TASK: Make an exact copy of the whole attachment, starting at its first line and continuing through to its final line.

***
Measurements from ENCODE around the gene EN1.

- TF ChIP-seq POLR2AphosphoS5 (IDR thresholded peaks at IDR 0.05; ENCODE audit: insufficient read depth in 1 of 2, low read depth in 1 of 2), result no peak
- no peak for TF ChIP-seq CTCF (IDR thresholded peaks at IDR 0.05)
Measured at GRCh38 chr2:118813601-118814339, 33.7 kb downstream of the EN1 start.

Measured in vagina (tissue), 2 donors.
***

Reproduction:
Measurements from ENCODE around the gene EN1.

- TF ChIP-seq POLR2AphosphoS5 (IDR thresholded peaks at IDR 0.05; ENCODE audit: insufficient read depth in 1 of 2, low read depth in 1 of 2), result no peak
- no peak for TF ChIP-seq CTCF (IDR thresholded peaks at IDR 0.05)
Measured at GRCh38 chr2:118813601-118814339, 33.7 kb downstream of the EN1 start.

Measured in vagina (tissue), 2 donors.